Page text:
Cambridge Film & Screen is delighted to announce that we have recently appointed two new Assistant Professors in Film and Screen Studies.
Kareem Estefan and Xin Peng joined Film and Screen in September 2022 and made History of Art their departmental home. These appointments result from and respond to the growth of postgraduate study in Film and Screen Studies at Cambridge over the past several years. Kareem’s and Xin’s research and teaching will broaden the scope of expertise offered while enhancing existing strengths and contributing to work across the School of Arts and Humanities to expand the study of the moving image in a global context. We look forward to welcoming them here soon!
Kareem Estefan specialises in Arab cinema and visual culture, experimental documentary media practices, and activist engagements with archives and histories of colonialism in contemporary art and film. He recently completed his PhD at Brown University, writing a dissertation on decolonial practices of witnessing and worldbuilding in Palestinian moving-image media, with support from a Mellon/ACLS Dissertation Fellowship and a Darat al-Funun Dissertation Fellowship.
Kareem’s writing has appeared or is forthcoming in various publications, including: 4 Columns, Art in America, Feminist Media Histories, Frieze, Ibraaz, Journal of Palestine Studies, Journal of Visual Culture, Third Text, and World Records. He is co-editor of Assuming Boycott: Resistance, Agency, and Cultural Production (OR Books, 2017), an anthology of essays on artists’ activism, cultural boycotts, and transnational solidarities. He is also co-chair of the Middle East Caucus of the Society for Cinema and Media Studies (SCMS).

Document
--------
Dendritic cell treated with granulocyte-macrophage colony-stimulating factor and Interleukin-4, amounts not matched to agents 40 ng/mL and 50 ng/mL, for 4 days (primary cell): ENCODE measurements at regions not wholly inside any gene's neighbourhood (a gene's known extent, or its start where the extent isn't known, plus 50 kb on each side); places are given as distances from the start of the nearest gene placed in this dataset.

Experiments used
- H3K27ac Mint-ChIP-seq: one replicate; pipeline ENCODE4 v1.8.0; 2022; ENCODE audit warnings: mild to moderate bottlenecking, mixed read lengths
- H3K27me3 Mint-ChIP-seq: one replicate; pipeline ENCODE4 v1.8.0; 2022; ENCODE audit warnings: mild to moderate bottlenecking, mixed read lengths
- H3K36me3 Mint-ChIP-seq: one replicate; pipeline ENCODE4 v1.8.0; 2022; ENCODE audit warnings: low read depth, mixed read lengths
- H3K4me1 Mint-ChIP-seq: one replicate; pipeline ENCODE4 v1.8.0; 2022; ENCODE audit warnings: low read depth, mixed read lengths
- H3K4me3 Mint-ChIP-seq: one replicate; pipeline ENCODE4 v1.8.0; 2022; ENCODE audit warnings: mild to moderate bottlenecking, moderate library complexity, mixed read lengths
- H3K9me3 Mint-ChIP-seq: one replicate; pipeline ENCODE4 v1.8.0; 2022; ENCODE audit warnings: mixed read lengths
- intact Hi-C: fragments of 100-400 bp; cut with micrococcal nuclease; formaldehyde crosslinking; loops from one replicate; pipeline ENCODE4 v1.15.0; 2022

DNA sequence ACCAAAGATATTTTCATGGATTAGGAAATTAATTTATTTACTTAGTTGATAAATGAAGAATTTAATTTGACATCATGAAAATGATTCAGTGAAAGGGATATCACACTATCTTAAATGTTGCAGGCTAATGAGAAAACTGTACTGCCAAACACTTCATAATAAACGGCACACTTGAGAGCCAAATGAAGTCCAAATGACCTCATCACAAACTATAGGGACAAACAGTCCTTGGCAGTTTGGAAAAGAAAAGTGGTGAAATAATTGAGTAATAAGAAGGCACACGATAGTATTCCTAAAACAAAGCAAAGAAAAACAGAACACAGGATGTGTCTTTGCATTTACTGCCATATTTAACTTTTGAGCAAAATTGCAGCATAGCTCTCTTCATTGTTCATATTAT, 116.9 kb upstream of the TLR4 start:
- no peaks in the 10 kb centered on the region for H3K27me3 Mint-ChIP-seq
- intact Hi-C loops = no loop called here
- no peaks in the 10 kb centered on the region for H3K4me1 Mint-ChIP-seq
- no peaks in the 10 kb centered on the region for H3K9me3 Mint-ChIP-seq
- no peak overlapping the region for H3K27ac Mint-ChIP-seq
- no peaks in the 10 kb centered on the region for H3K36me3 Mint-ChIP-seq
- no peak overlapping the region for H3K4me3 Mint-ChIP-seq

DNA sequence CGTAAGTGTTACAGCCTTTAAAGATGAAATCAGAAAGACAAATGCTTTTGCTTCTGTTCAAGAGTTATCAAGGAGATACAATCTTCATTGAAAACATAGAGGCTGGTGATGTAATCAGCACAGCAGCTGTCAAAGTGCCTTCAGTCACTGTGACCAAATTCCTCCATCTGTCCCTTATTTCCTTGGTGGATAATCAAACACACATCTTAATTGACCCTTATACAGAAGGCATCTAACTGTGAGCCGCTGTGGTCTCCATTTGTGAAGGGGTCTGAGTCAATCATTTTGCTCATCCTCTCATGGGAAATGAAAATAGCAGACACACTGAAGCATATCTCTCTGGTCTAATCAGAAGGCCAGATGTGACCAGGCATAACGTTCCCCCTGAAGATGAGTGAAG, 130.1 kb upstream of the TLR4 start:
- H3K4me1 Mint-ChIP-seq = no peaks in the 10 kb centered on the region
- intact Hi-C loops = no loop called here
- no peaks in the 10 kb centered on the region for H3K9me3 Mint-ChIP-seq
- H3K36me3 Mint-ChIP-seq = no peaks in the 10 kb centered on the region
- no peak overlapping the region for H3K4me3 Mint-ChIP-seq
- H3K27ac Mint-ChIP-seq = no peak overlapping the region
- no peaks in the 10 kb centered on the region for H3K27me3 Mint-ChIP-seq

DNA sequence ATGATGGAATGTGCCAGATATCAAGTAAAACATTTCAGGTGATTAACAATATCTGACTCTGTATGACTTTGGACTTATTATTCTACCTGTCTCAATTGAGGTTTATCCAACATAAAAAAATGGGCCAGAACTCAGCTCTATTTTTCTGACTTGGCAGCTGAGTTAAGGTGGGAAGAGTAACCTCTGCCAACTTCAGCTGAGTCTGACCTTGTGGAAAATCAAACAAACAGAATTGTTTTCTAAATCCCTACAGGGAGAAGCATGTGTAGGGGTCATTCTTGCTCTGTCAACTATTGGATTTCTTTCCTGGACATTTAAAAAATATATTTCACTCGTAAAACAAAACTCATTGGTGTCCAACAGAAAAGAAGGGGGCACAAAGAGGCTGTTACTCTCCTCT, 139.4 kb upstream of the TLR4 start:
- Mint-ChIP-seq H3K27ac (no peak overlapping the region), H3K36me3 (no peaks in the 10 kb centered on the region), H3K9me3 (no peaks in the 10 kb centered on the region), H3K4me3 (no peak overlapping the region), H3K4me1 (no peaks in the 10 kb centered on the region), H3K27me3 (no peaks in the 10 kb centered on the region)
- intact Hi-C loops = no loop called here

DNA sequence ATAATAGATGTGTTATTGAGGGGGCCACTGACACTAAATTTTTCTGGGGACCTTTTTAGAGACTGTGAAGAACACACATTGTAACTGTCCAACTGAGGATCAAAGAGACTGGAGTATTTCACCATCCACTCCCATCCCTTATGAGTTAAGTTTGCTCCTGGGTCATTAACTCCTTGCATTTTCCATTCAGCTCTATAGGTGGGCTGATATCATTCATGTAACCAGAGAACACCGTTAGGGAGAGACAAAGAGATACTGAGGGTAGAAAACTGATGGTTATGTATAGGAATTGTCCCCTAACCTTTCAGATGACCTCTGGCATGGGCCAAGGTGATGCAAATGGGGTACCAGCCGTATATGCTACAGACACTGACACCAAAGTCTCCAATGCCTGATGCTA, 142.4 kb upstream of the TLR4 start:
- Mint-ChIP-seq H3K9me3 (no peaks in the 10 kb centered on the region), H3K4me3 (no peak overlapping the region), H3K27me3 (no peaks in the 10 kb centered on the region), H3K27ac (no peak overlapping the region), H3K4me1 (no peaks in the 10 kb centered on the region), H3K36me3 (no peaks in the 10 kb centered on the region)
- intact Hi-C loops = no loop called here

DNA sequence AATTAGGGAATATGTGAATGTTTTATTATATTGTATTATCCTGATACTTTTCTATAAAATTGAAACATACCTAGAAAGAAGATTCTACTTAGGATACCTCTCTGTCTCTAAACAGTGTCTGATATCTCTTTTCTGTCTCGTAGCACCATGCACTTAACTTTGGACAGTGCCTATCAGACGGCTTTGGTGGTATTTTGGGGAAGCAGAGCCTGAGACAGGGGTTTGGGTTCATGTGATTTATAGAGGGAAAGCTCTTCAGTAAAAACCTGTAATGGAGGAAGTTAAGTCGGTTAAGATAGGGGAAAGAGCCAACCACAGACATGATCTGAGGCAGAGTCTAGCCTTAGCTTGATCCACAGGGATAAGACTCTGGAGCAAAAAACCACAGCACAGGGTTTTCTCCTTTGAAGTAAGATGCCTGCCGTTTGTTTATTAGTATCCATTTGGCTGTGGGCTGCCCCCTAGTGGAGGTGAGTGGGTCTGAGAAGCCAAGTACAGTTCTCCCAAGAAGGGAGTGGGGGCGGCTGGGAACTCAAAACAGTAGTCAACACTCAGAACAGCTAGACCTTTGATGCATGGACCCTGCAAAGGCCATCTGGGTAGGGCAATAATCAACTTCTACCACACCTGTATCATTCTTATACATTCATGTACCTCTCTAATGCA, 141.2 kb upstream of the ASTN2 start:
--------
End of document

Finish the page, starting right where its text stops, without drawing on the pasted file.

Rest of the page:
Xin Peng is a Society of Scholars fellow at the Walter Chapin Simpson Center for the Humanities and a Ph. D. candidate in Cinema & Media Studies at the University of Washington in Seattle.
She is completing her dissertation, “Yellow Face, White Screen: Ornamentalizing Media Technologies in American Cinema, 1901-1949.” Excerpts of this dissertation won the 2020 Transnational Cinemas Scholarly Interest Group Graduate Essay Award at the Society for Cinema and Media Studies and the 2021 Nancy C.M. Hartsock Prize for Best Graduate Paper in Feminist Theory at the University of Washington. Her work and reviews appear or are forthcoming in Screen, Camera Obscura, the Women Film Pioneers Project, New Review of Film and Television Studies, ASAP/J, and Technology and Culture.